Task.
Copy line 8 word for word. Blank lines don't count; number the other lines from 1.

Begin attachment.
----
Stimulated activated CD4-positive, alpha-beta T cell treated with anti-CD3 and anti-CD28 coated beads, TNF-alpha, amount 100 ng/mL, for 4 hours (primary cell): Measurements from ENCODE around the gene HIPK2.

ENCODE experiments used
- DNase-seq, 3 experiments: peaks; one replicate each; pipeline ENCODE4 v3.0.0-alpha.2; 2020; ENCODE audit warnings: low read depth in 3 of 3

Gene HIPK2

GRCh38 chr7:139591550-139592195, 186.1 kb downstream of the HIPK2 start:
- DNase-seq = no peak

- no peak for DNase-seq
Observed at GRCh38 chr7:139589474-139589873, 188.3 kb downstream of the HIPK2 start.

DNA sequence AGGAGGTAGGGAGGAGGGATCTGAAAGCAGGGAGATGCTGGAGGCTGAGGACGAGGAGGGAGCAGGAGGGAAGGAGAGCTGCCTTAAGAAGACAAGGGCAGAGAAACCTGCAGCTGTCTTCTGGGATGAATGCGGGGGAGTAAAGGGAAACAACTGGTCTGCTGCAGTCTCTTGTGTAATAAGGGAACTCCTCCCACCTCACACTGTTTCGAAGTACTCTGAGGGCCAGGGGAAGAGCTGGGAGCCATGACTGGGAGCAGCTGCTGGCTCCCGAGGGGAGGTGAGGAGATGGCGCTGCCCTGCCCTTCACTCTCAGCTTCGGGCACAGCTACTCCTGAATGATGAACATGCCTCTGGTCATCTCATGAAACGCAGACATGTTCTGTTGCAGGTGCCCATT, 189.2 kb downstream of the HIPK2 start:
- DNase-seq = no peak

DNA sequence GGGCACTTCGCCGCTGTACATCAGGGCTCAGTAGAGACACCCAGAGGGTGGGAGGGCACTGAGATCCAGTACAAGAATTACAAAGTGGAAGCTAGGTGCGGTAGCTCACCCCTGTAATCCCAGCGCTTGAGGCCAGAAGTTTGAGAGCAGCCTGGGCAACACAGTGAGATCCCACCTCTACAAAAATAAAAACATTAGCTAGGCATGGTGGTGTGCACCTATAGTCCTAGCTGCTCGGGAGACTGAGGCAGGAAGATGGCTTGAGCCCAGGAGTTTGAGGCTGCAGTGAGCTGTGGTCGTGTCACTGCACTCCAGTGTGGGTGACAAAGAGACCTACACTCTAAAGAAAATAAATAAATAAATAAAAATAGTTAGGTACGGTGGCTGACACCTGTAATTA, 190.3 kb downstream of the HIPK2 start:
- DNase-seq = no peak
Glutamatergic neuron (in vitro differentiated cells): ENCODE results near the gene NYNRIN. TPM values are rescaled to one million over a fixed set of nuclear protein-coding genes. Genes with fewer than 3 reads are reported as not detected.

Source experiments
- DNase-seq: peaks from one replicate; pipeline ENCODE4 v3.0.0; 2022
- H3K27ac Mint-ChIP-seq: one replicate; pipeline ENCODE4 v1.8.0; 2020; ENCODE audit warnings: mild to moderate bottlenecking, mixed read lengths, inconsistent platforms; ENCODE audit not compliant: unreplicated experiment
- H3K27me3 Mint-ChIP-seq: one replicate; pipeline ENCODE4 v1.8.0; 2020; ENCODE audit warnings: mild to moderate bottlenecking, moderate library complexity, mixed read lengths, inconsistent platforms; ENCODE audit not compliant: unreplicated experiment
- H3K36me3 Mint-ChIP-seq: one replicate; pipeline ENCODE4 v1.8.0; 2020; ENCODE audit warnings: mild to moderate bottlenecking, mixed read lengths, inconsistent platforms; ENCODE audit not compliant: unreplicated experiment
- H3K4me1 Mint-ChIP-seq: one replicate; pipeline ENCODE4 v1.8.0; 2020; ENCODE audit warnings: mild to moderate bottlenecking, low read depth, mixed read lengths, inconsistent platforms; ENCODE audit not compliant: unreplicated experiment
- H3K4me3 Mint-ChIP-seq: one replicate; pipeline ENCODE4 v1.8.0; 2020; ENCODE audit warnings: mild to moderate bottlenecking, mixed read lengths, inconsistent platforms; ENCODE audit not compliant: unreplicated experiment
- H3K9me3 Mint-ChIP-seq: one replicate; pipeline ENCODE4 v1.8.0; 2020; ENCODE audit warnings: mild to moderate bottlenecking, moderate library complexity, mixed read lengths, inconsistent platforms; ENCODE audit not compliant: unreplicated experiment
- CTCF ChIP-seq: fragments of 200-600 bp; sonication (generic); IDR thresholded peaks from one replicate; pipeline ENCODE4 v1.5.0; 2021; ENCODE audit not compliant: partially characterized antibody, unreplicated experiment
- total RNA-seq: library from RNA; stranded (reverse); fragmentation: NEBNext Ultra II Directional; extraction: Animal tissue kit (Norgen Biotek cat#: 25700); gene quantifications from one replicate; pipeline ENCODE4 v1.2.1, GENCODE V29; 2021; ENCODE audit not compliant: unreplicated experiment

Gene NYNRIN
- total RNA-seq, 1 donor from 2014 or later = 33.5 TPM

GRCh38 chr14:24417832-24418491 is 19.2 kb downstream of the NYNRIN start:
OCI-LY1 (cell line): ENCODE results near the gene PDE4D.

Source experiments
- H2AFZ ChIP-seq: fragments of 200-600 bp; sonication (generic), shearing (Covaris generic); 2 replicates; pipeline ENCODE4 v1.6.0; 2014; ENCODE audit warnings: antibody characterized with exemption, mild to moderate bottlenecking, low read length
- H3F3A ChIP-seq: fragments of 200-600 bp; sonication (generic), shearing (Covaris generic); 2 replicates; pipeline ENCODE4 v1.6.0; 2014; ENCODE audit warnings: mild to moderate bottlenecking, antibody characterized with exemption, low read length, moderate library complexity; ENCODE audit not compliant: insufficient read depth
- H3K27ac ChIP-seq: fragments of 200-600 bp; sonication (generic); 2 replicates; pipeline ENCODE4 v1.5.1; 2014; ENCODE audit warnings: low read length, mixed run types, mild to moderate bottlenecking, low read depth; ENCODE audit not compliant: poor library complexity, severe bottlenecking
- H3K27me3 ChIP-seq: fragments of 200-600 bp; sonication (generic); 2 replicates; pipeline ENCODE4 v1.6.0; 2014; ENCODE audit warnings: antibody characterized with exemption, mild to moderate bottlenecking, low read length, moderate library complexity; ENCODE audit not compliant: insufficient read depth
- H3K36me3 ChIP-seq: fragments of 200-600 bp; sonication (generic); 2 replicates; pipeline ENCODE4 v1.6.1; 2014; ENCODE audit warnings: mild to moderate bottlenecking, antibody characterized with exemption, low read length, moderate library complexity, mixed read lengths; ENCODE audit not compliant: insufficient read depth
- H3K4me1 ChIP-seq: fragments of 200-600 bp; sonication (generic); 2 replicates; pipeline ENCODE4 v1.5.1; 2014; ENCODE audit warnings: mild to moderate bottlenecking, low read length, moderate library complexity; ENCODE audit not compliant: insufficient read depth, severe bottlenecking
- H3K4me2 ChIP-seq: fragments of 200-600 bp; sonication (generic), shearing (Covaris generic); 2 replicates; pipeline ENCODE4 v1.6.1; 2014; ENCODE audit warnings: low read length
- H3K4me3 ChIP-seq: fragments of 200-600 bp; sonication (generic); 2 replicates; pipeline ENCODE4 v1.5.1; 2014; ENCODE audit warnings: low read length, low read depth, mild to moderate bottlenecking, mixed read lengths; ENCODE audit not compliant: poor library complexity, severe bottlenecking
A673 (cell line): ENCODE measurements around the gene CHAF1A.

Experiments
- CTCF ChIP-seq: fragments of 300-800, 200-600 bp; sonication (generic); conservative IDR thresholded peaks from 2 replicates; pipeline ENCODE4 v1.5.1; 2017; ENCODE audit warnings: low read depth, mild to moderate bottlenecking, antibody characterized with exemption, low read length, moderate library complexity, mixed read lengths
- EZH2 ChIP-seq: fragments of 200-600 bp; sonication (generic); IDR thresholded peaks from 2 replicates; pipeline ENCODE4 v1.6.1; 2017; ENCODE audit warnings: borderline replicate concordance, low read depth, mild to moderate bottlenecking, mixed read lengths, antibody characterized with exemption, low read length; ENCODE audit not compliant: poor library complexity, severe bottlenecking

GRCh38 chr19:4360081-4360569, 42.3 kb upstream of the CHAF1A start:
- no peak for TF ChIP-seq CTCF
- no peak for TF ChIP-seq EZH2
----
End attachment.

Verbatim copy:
Observed at GRCh38 chr7:139589474-139589873, 188.3 kb downstream of the HIPK2 start.